Petzel is pleased to present “Commonwealth and Council,” a collaborative summer show on view on the parlor floor of the gallery’s Upper East Side location from June 29 to August 5. Commonwealth and Council is a gallery in Koreatown, Los Angeles, founded in 2010. An artist-run apartment space that over the years grew—in size as well as maturity—and evolved with the artists, Commonwealth and Council now represents 37 artists, doubling down on the goal of building counter-narratives that reflect our individual and collective realities. The artists Cayetano Ferrer, Gala Porras-Kim, Nikita Gale, rafa esparza, and Suki Seokyeong Kang, who have come together in this show, converge at an interest in the unvoiced, acknowledging that meaning occurs at a host of myriad idiosyncratic registers—and propose alternative modalities of knowledge, speech, and value systems.
Gala Porras-Kim disrupts museological and anthropological conventions, playfully poking holes in the practical logic of conservators and registrars to advocate for the material and philosophical conditions that objects under institutional “stewardship” face. The Michael C. Rockefeller Wing at the Met 1982–2021 fragment is a cube made of dust and residue collected during deinstallation in the eponymous gallery at the Metropolitan Museum of Art. It sheds light on the physical conditions surrounding art while also questioning what is auxiliary to the “object” and under what circumstances the residue of a culture becomes an artifact.
Upon first glance, a pair of marble fragments appear incongruously mounted on sleek pedestals. Like Porras-Kim, Cayetano Ferrer examines institutional environments and how they contextualize and project upon cultural artifacts. Ferrer underscores the feigned neutrality in the museum pedestal and proposes instead a display system that exhibits its own placelessness, calling out by extension the arbitrariness inherent in attempting to house a displaced object in a supposedly ahistorical context.
Ferrer applies this same lens to the American West and specifically the hyperreality of Las Vegas, with Remnant Recomposition 5 (Section C), a swathe of carpet composed of swatches from the floors of various Vegas casinos. Each pattern appropriates a different visual tradition—synecdoche for the ahistorical jumble of cliches presented by the casinos themselves. In Remnant Recomposition, Ferrer reappropriates this pastiching, collapsing time, place, and culture to create a hybrid entity straddling function, design, and art.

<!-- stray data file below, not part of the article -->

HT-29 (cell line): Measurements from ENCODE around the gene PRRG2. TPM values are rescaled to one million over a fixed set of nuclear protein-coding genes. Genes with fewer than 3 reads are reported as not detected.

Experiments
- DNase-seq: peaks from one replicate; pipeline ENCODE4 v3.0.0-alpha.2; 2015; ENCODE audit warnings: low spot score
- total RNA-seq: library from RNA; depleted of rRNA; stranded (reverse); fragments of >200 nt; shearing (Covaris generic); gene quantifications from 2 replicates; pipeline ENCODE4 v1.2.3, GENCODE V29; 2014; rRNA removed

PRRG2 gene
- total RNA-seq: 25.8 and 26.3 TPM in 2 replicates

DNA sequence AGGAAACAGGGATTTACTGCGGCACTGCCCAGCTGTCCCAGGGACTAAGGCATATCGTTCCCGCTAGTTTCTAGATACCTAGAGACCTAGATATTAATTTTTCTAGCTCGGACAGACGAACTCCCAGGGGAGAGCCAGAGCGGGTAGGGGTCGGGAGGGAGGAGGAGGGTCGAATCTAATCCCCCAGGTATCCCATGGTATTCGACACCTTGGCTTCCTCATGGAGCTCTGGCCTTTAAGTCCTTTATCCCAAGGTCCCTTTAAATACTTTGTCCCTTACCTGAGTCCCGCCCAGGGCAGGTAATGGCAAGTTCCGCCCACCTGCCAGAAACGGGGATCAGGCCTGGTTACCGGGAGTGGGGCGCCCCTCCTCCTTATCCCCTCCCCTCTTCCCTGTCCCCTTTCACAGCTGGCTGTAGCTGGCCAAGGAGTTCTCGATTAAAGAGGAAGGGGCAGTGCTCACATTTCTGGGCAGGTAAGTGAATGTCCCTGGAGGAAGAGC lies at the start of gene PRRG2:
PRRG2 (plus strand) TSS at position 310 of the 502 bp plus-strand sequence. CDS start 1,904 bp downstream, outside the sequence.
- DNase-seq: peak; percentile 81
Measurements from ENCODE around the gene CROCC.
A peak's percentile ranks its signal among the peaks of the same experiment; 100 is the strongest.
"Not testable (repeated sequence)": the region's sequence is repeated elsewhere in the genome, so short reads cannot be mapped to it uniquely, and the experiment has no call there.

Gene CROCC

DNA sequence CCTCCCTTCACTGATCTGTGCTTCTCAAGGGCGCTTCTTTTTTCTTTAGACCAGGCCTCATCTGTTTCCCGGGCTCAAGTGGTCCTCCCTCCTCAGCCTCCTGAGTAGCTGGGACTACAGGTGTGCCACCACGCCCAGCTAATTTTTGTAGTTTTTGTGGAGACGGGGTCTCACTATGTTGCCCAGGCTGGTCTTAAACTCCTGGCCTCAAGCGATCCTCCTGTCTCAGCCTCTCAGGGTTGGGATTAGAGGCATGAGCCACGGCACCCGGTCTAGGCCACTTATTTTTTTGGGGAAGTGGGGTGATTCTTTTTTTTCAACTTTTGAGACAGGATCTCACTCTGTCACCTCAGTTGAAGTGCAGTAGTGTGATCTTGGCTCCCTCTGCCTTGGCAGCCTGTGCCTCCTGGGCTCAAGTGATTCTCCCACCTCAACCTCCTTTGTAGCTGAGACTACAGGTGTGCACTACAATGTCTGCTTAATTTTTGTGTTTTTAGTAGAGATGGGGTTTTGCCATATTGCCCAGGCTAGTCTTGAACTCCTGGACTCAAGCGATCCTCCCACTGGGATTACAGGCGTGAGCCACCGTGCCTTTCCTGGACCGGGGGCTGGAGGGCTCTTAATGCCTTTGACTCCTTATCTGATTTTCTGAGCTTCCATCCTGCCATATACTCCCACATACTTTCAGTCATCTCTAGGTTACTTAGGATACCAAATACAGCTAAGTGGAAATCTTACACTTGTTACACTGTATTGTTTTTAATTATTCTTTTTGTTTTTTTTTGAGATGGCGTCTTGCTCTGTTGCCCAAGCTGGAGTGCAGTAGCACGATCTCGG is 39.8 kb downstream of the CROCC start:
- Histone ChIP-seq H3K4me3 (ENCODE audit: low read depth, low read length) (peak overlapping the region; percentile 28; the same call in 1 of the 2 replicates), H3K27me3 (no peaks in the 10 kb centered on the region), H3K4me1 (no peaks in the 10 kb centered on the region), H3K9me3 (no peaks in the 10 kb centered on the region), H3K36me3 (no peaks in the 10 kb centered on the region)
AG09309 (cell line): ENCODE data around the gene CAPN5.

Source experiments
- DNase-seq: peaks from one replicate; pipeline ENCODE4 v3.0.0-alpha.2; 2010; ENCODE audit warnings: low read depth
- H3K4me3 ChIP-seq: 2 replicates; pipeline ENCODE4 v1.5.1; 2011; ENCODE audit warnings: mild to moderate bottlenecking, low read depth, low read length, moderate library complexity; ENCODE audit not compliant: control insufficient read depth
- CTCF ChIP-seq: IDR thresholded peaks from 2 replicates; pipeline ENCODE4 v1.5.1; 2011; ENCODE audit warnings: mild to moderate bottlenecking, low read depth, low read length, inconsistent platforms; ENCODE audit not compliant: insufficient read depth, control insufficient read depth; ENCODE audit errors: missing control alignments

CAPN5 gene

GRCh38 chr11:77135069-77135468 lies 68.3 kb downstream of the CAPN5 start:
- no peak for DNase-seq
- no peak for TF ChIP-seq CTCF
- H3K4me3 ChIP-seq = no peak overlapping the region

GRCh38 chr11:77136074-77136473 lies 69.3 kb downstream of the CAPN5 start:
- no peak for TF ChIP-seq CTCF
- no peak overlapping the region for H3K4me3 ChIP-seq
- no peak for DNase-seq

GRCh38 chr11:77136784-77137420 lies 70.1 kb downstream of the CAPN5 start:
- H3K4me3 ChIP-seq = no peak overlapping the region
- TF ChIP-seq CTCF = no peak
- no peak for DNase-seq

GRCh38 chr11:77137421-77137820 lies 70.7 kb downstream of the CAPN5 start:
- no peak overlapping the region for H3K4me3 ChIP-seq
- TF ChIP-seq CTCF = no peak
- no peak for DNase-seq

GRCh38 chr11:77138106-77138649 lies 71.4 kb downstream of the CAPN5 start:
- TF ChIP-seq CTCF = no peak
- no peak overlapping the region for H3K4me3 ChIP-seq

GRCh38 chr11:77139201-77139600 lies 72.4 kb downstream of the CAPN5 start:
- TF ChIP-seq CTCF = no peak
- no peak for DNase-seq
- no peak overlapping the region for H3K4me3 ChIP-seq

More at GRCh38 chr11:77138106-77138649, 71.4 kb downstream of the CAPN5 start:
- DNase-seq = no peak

In Nikita Gale’s WATCH MEEEEEE, an imbroglio of audio cables and concrete-dipped terrycloth overtakes and disrupts the shape and purpose of an aluminum barrier like those commonly found at concerts and public events. Draped, slung, and knotted, the confusion of materials evokes both the obfuscation and conduction of sound. While from one perspective the tangles suggest an uncanny logic (a notation system perhaps), here Gale has proposed an erosion of coherence; the audio cables are planted into the ground as if tuned into some foundational, grounding frequency—or simply willfully ignoring what may be circulating outside.
Suki Seokyeong Kang similarly appropriates and reimagines collisions between the industrial and the incongruously hand-constructed, backing steel lattices with hand-woven Korean reed mats (Hwamunseok). Irregular leather scraps and stray threads playfully punctuate the modernist grid; it is as if Kang asks us to consider what subversions or tangents these seemingly rigid structures may accommodate. Kang assembles her sculptures according to an idiosyncratic syntax of form, material, and referent. In Tender Meander #19-08, a steel cylinder crowns a slice of tree trunk, supported by a cluster of wheeled legs that recall an office chair; yet the sculpture as gestalt resembles in form and proportion an anthropomorph. In compelling the viewer to navigate around and amongst these constructs, Kang suggests an awareness of how one occupies space and navigates the interstices of self and other.
A new series of paintings by rafa esparza inverts stigmas often levied against Black and Brown youth, reconceptualizing silver dental caps as status-conferring body modifications found in pre-Columbian remains. esparza renders ghostly teeth studded with stones or replaced by chunks of jade on a ground of unpainted adobe, swabbed onto a chicken-wire grid from which scraps of hay and textured chunks protrude in incidents of form and material. For esparza, adobe stands as metaphor for Brown skin; it is as if the earth anchors the teeth, even as they float unmoored or articulate a skull’s grin.
Commonwealth and Council is a gallery in Koreatown, Los Angeles founded in 2010. Our program is rooted in our commitment to explore how a community of artists can sustain our co-existence through generosity and hospitality. Commonwealth and Council celebrates our manifold identities and experiences through the shared dialogue of art—championing practices by women, queer, POC, and our ally artists to build counter-histories that reflect our individual and collective realities.